Soki, though, is the star. These slow-cooked pork ribs are the most common topping in Okinawan soba and are braised in a shoyu-sugar mixture with awamori (a spirit made from long grain indica rice) until the meat is fork tender and falling off its bones.

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The dish is garnished with shredded pickled ginger, scallions, egg, and sometimes Spam. And many add a few drops of something called koregusu, a chili pepper-infused awamori that’s not dissimilar to Hawai‘i’s chili pepper water.

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After a couple of bowls of soki soba, I needed something sweet.

We didn’t see anyone selling andagi on our first full day in Okinawa — I’m on a mission to find that, though! — but we did visit a traditional Okinawan manju shop (above).

Okinawan manju is actually more like Japanese-style mochi. I found this interesting because I’m more familiar with manju as more of a cookie exterior filled with sweetened red bean paste. But the manju here — called nantu — is sweet steamed mochi.

Why?

Turns out, manju was derived from a type of pounded mochi from China called mantou. So maybe the Okinawans still make their version in the traditional Chinese style.

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We visited Manjyu Cafe, a small manju shop that’s been around for nine years here — but actually a second location for the very famous Yamagusuku company that’s been around for 160 years. The women on each side above — (left to right) Tomi Kobashigawa, Miyoko Iha and Akemi Kakazu — are the sixth generation of owners. (Miyoko Iha in the middle is their 83-year-old mother.)

They only serve a couple of different flavors of manju. Today, they had a traditional one filled with red bean paste sweeter with sugar (white) and another made from Okinawan sweet potato and filled with mashed Okinawan taro (purple).

The manju — 150 yen ($1.25) each — are steamed in ginger leaves, which give is a lovely fragrance when you eat it. So different from Japanese-style mochi.

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Another popular dessert is sangatsu gashi, which means “third-month candy” (above). It’s a small, deep-fried bar of dough — not unlike andagi — that contains sesame seeds or peanuts. It’s served during hinamatsuri, or Girl’s Day.

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And while this may not be a traditional Okinawan staple, you’ll find it everywhere, just like in Hawai‘i.

Spam (above), that precooked canned meat from Hormel, is very common here. In fact, you’ll find it in one of Okinawa’s iconic dishes, goya champuru, a stir fry with bitter melon.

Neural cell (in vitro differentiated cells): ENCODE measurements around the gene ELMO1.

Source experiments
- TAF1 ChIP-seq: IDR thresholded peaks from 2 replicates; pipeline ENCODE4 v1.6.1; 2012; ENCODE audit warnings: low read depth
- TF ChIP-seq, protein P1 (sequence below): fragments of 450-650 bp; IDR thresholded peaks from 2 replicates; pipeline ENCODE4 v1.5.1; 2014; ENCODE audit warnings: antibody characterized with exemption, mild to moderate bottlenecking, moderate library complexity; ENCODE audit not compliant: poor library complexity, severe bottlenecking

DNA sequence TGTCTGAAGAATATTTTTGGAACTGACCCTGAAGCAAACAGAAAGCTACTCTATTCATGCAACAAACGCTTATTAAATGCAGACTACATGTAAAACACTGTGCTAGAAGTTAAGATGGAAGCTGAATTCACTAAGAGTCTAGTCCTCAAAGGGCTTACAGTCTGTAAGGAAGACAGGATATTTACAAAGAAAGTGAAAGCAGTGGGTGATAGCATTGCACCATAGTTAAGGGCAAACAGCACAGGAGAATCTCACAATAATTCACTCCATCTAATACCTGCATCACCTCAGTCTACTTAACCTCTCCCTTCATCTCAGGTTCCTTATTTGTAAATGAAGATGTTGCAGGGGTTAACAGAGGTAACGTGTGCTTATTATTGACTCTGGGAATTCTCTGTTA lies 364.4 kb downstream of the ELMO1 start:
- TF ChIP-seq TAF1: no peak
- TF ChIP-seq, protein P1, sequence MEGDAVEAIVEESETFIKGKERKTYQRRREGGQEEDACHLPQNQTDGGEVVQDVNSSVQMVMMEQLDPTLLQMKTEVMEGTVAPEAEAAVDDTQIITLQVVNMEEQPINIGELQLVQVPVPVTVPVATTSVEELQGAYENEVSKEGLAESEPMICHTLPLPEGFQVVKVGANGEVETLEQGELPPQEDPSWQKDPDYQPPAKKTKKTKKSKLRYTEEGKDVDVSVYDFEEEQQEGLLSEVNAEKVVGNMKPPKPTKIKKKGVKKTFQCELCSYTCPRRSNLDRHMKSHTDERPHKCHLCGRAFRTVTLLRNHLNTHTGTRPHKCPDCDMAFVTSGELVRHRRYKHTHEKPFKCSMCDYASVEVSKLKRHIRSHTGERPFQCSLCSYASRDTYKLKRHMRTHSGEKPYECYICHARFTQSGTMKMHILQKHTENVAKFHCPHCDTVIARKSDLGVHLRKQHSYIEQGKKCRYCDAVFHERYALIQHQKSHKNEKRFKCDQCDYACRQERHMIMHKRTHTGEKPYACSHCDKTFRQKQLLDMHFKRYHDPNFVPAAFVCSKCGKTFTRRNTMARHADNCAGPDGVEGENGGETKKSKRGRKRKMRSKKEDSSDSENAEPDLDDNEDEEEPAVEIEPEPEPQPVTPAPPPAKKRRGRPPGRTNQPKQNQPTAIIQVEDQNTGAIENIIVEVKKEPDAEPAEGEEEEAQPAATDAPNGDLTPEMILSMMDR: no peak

Due to a meat scarcity during World War II, the American GIs would give out free cans of Spam to families in Okinawa. It quickly became a household product.

Today, about 7.2 million cans of Spam are consumed annually in Okinawa.

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Take a stroll down Ichiba Hondori, right off Naha’s popular Kokusai Street (think Kalākaua Avenue in Waikīkī) and you’ll see a lot of specialty foods and drinks.

The street was once known as “Sweets Street” because of its large number of confectionary shops, now features a variety of vendors. You’ll see items like Bogor pineapple — its segments can be easily pulled off and eaten — and pickled things like garlic wrapped in shiso leaves.

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Grocery stores — like San A — are a great place to see locally grown produce, too, like the yellow Okinawan carrots (long and light with a texture softer than burdock), okra, shima rakkyo (similar to shallot and eaten with awamori), and handama (purple Okinawan spinach).

It’s been a interesting culinary journey so far — and I know there’s so much more to eat.

But for Day 1, I think that’s pretty good.

***

Follow my adventures in Okinawa on Instagram @catherinetoth and Twitter @thedailydish. See even more photos at @familyingredients on Instagram and Facebook.

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#CatTravels: Heading to Okinawa

By April 17, 2015 #CatTravels

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No, I’m not Okinawan.

I say this because I’m asked it all the time. And I’m not really sure why. (I do love my taco rice and soki soba…)

Maybe it has something to do with the fact that I eat too much, work really hard, and laugh really loud.

At least that’s what I’ve come to think of Okinawans, anyway. Which is why, in my opinion, they live so long.

So when I got invited to be part of the production crew to Okinawa for “Family Ingredients,” the Emmy award-winning food genealogy travel show that aired on PBS Hawai‘i in 2013 and slated to go national this year, there was absolutely no hesitation.

The chance to eat authentic Okinawan soba and rafute in the land of their origins?